New Elsie Allen High School mural ready after lengthy journey

  • Elsie Allen Freshman Gaby Camacho takes a break from her school studies to use her phone in front of a mural that tells the stories of past Elsie Allen students and family history, in part directed by artist Mario Uribe who used various students of the past years to create and finish the project. (Kent Porter / Press Democrat) 2013

Standing amid icons of the California farmworker movement are Buenaventura Cervantes and Calida Howell, local women captured with paint on canvas in a massive mural covering the walls of the Elsie Allen High School library.

Cervantes, the mother of a student artist who worked on the piece, is depicted in a thick purple sweatshirt, carrying a box of winegrapes. Howell, an Elsie Allen senior who painted portions of the piece, is shown standing at the far end of the mural, holding a scroll dedicating the artwork to farmworkers of Sonoma County.

Also depicted are images of industry giants, students, gods and laborers. "This piece is a journey," said Elsie Allen art teacher Paul Gaudreau.

Completion of "Sonoma County Farmworkers Mural," which will be formally unveiled at a ceremony on campus Friday, has been a journey of its own.

The huge piece was constructed on multiple panels 18 feet in height that now stretch 56 feet in length. The mural wraps around a corner and dominates a section of Elsie Allen's library.

It has had multiple homes, has been rendered homeless at times and has taken seven years to complete. It's a piece with history as long and meandering as its image of Quetzalcoatl, the Aztec god depicted as a feathered serpent that winds across the entire piece.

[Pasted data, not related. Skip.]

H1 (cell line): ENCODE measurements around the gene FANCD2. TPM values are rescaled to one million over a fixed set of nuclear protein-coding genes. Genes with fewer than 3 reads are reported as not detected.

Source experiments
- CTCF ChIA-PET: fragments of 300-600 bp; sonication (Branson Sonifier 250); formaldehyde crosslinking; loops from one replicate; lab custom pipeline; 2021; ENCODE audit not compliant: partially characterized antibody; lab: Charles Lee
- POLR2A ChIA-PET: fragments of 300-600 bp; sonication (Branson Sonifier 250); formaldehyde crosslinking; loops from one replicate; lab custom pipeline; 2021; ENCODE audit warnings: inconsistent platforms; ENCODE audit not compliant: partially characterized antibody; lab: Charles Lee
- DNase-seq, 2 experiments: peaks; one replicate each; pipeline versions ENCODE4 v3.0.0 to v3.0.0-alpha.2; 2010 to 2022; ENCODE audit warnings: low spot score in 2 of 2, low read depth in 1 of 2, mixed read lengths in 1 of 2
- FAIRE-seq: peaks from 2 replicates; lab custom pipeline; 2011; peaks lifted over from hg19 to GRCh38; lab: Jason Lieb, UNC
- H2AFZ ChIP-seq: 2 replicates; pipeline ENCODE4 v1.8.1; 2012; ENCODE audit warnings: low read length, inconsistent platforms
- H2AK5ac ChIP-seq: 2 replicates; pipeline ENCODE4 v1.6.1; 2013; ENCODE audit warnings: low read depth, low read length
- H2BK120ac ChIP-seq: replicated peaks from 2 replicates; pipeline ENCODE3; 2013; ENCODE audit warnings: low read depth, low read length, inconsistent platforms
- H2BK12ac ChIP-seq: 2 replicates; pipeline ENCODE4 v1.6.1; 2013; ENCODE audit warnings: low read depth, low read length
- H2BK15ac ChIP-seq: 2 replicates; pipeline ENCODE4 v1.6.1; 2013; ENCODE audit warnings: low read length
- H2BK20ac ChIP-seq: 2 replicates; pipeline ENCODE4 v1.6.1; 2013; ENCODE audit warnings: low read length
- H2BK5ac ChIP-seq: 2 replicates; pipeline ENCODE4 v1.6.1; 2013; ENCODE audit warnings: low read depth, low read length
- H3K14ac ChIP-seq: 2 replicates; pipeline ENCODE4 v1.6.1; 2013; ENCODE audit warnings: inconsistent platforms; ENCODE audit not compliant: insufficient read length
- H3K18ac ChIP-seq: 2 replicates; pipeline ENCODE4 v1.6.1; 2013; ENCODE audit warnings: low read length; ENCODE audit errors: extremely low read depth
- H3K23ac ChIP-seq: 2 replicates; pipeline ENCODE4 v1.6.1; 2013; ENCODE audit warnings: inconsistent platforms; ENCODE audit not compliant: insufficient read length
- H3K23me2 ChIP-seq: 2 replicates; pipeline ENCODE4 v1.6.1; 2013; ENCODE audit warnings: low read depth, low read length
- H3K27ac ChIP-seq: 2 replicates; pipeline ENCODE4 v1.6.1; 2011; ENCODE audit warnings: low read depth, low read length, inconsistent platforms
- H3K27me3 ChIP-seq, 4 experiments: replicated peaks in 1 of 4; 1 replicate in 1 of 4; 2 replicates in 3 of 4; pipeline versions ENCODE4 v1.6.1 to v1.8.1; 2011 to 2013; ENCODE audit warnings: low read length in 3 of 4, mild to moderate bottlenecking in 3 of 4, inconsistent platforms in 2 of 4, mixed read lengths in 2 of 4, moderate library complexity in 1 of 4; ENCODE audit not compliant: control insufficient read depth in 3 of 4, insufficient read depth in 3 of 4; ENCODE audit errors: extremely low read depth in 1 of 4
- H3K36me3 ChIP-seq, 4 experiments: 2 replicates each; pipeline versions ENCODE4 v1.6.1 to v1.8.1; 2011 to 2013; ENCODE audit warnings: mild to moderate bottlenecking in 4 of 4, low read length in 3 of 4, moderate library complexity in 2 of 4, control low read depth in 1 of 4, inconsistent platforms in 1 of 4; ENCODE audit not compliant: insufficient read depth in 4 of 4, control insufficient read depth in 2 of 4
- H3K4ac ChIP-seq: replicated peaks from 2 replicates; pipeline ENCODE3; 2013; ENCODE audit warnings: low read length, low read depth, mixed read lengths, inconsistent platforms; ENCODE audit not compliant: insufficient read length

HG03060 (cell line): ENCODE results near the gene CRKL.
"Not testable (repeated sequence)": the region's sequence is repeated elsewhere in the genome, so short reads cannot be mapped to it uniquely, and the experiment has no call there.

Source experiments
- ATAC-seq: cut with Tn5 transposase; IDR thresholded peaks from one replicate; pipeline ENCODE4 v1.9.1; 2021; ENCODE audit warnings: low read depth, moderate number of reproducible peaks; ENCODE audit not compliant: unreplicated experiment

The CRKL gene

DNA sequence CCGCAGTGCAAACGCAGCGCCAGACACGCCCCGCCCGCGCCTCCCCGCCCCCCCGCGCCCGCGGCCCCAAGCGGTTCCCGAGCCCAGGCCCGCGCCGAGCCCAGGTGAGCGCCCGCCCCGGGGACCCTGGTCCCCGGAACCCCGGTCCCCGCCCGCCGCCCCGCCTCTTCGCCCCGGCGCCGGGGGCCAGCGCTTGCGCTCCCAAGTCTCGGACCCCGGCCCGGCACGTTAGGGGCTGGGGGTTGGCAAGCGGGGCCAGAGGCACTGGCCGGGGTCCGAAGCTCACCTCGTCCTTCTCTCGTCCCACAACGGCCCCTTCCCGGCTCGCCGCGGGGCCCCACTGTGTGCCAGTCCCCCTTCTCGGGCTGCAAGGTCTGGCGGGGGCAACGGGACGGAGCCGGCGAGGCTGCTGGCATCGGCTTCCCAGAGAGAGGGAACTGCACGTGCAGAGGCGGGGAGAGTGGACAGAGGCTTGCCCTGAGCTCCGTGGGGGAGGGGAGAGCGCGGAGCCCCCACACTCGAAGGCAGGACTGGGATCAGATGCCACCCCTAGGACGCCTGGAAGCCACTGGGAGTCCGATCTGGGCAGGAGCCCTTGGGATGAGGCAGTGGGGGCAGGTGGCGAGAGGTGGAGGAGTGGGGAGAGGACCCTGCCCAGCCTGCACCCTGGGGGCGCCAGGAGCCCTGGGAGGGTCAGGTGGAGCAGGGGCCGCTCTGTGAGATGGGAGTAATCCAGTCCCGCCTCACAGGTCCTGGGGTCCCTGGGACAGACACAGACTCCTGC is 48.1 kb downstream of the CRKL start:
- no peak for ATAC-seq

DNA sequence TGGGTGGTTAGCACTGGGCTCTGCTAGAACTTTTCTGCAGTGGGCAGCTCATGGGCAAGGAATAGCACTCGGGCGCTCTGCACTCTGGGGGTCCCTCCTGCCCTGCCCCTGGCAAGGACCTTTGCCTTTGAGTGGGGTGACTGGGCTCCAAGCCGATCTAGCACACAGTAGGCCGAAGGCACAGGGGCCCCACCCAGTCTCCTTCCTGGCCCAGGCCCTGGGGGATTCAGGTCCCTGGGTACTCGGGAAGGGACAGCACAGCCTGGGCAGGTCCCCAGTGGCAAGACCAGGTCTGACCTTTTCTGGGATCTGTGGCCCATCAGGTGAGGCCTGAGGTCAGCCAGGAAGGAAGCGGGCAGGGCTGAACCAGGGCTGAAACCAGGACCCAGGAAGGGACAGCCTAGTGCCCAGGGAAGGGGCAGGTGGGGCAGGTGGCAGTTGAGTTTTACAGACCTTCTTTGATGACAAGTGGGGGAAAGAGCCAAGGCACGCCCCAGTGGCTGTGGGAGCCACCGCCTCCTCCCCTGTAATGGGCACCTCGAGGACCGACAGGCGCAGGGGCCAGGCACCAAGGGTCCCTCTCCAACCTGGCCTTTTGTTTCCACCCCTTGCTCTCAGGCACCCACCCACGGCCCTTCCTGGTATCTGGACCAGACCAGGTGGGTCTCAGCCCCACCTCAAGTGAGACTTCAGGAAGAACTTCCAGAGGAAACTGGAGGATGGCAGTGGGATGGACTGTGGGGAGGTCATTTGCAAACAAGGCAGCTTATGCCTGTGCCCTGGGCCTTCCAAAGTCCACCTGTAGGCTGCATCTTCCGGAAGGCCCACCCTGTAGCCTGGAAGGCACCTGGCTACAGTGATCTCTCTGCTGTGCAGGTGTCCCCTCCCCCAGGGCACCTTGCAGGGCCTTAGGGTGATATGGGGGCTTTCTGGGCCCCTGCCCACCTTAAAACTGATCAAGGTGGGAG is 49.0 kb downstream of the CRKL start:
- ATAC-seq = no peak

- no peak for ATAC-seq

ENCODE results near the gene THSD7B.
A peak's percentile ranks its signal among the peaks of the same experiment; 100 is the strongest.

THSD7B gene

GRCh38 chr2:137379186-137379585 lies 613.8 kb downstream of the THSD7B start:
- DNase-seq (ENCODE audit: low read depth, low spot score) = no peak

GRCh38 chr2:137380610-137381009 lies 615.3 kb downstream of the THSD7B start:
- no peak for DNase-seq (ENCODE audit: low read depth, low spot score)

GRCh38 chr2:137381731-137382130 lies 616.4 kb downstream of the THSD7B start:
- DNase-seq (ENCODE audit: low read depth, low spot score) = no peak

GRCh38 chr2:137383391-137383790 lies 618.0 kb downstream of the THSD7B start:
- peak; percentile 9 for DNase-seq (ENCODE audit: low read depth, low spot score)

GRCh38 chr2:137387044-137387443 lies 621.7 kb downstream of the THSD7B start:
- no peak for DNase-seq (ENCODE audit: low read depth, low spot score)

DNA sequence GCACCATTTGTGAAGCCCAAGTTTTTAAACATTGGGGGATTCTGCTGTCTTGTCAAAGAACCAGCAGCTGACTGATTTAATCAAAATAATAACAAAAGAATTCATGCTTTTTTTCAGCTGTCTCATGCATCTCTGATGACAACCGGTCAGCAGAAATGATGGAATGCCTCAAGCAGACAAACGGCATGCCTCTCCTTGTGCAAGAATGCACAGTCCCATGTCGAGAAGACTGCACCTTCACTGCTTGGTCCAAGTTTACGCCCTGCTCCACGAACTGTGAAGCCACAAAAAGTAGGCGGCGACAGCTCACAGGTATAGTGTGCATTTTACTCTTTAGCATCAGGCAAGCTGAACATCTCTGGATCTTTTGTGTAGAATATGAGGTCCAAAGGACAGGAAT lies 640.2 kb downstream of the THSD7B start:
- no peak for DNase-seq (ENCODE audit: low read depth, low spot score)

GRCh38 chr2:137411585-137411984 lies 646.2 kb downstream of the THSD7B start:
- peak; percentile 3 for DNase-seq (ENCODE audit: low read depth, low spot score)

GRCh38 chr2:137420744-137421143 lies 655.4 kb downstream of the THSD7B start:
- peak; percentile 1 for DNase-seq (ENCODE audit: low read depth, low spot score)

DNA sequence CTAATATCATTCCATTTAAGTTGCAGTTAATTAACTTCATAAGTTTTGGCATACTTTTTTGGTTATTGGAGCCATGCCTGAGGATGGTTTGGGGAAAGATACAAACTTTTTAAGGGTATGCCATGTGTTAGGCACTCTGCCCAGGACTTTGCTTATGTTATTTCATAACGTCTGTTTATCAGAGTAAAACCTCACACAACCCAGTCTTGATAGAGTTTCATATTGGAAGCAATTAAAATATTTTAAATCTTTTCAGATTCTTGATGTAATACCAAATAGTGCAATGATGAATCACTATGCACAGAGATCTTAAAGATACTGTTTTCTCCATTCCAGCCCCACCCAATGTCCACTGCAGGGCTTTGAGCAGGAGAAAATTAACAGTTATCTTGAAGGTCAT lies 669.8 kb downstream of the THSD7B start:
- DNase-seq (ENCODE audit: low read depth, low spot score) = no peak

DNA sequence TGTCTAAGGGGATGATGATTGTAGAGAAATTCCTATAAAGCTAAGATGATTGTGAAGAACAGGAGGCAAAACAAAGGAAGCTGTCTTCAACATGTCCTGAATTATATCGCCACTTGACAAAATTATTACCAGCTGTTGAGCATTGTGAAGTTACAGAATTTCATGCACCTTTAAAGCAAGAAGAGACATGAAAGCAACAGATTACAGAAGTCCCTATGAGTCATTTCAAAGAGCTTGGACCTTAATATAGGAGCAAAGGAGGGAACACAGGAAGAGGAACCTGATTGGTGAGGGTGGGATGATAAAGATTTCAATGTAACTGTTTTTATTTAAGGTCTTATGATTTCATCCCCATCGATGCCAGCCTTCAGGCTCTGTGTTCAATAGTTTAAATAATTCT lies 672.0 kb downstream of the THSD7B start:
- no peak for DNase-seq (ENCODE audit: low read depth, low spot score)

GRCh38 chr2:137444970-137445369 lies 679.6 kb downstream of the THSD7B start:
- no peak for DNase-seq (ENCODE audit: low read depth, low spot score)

"The process of painting this was really dynamic," Gaudreau said. "It's a powerful piece of art."

Spearheaded by former ArtStart lead artist Mario Uribe and funded with seed money from the California Human Development Corporation, the piece initially was planned for the walls of a Quonset hut that now is home to Roseland University Prep on Sebastopol Road. When the first panel was completed, it was deemed not to be a good fit by RUP officials, so it began a migrant journey to various locations before finding a home in the Santa Rosa City Schools district offices on Ridgway Avenue.

Subsequent panels were started and stopped, reflecting the nature fundraising progress and work schedules of students working summer hours with ArtStart, a nonprofit art apprentice organization.

In all, the project took seven years and $30,000 to complete. The first panel remains at Santa Rosa's district office while the rest of the mural is at Elsie Allen. The project was overseen by ArtStart until the final phase, for which Elsie Allen students were selected to complete the work under Uribe's guidance.

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